And, it’s closer than you may think — Toronto “leading” 61–50. The Canadiens list, however, is somewhat deceptive because three members — Ken Dryden, Patrick Roy and Carey Price — have held the No. 1 role for at least seven seasons: Dryden for eight (1971–72 to 1978–79); Roy for 11 (1985–86 to midway through 1995–96), and Price for seven (2008–09, then 2010–11 to today). By comparison, only one Toronto goalie — Felix Potivn — has carried the starter’s role through as many as six seasons: 1992–93 to 1997–98.

Five goalies — Wayne Thomas, Michel (Bunny) Larocque, Rick Wamsley, Pat Jablonski and Eric Fichaud — have played for the Maple Leafs and Canadiens since the start of the 1967–68 season.

But, it all began here in Toronto with the “China Wall,” who appeared in 43 games with the Leafs in ’67–68 and retired in December 1969, claiming poor eyesight. “I couldn’t see the puck anymore,” Johnny Bower will tell you when asked about hanging up the pads at age 45. More than twice that time later, ol’ Johnny continues to make appearances on behalf of the Blue and White as — unequivocally — the most revered figure in franchise history. More years of health and smiles to you, Mr. B.

RSCN0181edited-XJOHNNY BOWER APPEARED ON THE COVER OF THE MAPLE LEAF GARDENS PROGRAM FOR GAME 4 OF THE 1967 STANLEY CUP FINAL (LINE–UPS BELOW) — A 6–2 LOSS TO THE CANADIENS. BUT, TORONTO WOULD WIN THE FOLLOWING TWO MATCHES FOR ITS MOST RECENT NHL TITLE.

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WEEKEND THOUGHTS: The NHL seems to be in conflict with itself on the issue of generating more offense. On one hand, it has striven (with limited success) to reduce the size of goaltending equipment and is pondering, to some degree, the notion of bigger nets. Conversely, the rules to protect goalies from pillaging skaters — combined with the new coach’s challenge — is negating what many would consider perfectly legitimate scoring plays. A case in point occurred Saturday night at the Verizon Center in Washington when Alex Ovechkin scored on a wondrous backhand in the third period to pull the Capitals even with the Maple Leafs, 2–2. Or, so it seemed. Mike Babcock initiated a challenge, claiming Justin Williams had bumped James Reimer out of position in the crease before Ovechkin’s shot. Referees Kelly Sutherland and Brad Meier reviewed the play on a tablet in the penalty box and agreed with Babcock, overturning the call on the ice. Given strict interpretation of the rule, it was probably the correct decision. But, a couple of things: First, if goalies are now sacred to the point they no longer have to fight for position, the NHL will be left with no recourse but to enlarge nets. Second, all goalies, with the puck in their vicinity, play the position today on their knees. As such, even a slight nudge will propel them in the opposite direction (Newton’s Law). Had Reimer been on his skates Saturday night, the “bump” by Williams wouldn’t have moved him a millimeter. The NHL too often reacts to a trend by going from black to white. The lack of grey area creates problems — in this case, nullifying offense the league is desperately trying to embellish… The overriding issue with the NHL is that bigger, faster players with bigger, much–improved equipment are skating on the same size ice surface as Syl Apps, Max Bentley and Ted Kennedy in the 1940’s. Creativity is limited because today’s guys simply run out of space too quickly… I admire the way Leafs forward Leo Komarov plays the game, but is there anything more ridiculous in hockey than his visor — a device that has one purpose: to protect the eyes. Komarov’s visor may (and it’s questionable) protect his hairline. It protrudes outward, rather than downward, from the top of his helmet. I typically look at it and say, “Why even bother?” See for yourself, as I compare Leo’s silly gadget to the prototype visor worn by Ovechkin:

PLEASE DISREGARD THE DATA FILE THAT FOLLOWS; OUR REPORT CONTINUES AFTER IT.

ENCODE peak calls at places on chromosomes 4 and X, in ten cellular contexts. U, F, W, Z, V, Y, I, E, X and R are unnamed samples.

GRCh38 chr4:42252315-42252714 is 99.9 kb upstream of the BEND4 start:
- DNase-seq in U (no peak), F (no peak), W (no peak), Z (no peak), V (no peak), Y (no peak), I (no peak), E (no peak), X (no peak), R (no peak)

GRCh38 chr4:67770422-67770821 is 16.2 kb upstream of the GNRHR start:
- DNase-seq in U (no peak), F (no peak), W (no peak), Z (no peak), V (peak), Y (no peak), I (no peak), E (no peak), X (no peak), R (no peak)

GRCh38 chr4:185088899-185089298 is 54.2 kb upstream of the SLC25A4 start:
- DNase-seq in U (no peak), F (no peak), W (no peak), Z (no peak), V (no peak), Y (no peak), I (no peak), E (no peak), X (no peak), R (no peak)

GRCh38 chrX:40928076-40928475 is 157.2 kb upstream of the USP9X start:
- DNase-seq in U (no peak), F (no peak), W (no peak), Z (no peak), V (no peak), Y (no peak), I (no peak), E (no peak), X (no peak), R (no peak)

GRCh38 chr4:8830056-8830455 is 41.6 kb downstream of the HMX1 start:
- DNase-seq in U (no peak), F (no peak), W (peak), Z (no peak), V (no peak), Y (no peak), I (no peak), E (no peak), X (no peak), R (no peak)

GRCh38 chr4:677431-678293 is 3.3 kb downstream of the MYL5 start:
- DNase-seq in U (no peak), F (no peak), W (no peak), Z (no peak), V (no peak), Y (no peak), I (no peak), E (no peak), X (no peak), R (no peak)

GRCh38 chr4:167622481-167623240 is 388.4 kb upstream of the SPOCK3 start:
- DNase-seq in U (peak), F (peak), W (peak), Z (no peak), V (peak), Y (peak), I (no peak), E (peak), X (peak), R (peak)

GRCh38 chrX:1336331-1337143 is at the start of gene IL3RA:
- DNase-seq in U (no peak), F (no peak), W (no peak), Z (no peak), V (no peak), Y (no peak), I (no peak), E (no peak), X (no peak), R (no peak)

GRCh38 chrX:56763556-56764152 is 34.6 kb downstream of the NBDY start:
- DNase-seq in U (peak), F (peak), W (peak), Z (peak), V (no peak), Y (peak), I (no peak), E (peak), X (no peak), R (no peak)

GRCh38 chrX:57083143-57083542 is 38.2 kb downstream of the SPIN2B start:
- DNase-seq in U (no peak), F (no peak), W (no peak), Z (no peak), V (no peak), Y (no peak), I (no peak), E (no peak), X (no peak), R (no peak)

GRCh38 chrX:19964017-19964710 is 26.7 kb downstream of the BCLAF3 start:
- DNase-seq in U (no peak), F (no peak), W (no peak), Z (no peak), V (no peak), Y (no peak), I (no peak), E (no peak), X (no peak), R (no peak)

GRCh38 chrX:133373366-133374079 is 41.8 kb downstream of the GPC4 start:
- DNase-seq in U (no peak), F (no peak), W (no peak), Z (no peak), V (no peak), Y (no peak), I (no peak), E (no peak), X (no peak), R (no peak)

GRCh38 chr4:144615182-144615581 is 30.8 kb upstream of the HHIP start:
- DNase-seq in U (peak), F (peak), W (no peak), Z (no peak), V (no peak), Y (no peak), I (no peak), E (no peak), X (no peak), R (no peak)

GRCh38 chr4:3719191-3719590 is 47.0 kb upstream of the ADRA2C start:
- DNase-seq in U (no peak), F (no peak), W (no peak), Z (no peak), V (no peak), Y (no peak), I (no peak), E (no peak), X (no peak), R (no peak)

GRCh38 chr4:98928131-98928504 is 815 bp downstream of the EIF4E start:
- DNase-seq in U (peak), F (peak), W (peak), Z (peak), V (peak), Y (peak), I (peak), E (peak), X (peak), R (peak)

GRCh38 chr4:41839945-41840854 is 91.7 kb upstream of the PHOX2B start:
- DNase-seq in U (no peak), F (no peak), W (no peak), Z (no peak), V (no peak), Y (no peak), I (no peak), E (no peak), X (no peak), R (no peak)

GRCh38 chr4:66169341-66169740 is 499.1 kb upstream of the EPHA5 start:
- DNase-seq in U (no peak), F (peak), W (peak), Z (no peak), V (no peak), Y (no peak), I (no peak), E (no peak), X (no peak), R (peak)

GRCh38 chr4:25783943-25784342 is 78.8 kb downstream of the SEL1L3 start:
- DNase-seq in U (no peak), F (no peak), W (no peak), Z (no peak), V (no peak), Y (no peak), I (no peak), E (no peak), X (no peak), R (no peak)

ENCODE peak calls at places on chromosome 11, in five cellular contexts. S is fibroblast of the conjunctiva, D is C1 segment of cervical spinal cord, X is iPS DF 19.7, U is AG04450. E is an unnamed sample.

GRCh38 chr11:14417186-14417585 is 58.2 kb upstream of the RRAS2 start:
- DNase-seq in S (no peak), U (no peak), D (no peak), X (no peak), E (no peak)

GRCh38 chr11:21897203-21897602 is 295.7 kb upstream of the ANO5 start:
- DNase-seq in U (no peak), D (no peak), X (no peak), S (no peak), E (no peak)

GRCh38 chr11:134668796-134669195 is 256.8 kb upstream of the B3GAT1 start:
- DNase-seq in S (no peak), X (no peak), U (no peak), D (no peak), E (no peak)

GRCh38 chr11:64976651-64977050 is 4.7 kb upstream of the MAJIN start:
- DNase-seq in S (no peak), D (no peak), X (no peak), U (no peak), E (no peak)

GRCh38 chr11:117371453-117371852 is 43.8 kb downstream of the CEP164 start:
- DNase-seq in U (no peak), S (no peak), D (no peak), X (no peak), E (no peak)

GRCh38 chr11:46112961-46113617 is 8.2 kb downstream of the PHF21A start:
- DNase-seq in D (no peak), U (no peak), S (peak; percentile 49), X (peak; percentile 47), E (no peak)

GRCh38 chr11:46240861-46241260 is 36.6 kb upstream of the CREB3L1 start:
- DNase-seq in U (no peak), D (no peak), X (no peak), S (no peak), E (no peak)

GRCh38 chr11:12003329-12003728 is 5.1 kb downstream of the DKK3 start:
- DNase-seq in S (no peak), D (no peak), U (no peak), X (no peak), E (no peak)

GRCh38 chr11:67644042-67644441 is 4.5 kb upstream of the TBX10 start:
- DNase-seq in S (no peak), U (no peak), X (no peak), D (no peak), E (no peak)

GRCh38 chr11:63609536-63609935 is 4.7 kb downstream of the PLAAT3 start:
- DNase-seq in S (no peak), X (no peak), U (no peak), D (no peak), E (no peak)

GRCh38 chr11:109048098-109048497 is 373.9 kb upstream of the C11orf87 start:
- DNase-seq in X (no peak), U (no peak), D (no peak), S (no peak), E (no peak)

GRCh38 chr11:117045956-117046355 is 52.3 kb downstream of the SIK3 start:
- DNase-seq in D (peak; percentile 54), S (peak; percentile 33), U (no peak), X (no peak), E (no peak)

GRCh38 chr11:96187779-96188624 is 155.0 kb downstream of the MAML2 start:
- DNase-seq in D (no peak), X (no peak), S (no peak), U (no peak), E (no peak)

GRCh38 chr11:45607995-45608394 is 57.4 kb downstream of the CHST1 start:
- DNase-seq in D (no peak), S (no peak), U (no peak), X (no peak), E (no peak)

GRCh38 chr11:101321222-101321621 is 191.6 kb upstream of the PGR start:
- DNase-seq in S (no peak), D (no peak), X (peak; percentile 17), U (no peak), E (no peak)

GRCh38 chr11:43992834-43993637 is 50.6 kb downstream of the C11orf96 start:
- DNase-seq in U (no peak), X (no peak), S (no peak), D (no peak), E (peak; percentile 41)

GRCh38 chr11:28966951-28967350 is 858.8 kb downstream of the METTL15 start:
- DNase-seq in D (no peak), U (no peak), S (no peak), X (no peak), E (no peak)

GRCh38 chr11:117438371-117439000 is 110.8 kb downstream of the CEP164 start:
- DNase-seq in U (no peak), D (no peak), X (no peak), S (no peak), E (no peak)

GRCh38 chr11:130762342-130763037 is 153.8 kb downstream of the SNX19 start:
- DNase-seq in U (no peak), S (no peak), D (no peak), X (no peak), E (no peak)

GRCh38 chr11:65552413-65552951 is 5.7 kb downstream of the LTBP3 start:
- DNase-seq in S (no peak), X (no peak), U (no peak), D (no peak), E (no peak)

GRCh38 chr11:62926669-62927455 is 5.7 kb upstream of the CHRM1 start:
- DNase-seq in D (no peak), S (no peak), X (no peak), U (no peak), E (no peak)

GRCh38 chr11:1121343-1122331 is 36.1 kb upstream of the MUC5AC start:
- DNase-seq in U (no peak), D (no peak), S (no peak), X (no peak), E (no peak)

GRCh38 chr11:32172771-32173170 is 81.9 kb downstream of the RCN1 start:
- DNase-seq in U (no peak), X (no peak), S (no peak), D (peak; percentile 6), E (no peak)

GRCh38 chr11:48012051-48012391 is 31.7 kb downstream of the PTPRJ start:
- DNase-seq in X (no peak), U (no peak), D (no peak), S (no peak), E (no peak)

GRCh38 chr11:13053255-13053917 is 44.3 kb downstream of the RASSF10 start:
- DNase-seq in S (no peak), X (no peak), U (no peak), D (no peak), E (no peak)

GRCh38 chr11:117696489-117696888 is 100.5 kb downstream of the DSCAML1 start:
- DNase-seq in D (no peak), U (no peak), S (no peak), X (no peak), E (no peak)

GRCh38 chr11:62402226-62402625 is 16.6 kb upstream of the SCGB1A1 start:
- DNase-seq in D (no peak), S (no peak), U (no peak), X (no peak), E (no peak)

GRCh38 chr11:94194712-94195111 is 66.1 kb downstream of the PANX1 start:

TORONTO, ON - JANUARY 29:  A dejected Leo Komarov #47 of the Toronto Maple Leafs leaves the ice after a defeat against the Arizona Coyotes in an NHL game at the Air Canada Centre on January 29, 2015 in Toronto, Ontario, Canada. The Coyotes defeated the Leafs 3-1. (Photo by Claus Andersen/Getty Images)  Dec 10, 2013; Washington, DC, USA; Washington Capitals right wing Alex Ovechkin (8) celebrates after scoring a goal against the Tampa Bay Lightning in the second period at Verizon Center. Mandatory Credit: Geoff Burke-USA TODAY Sports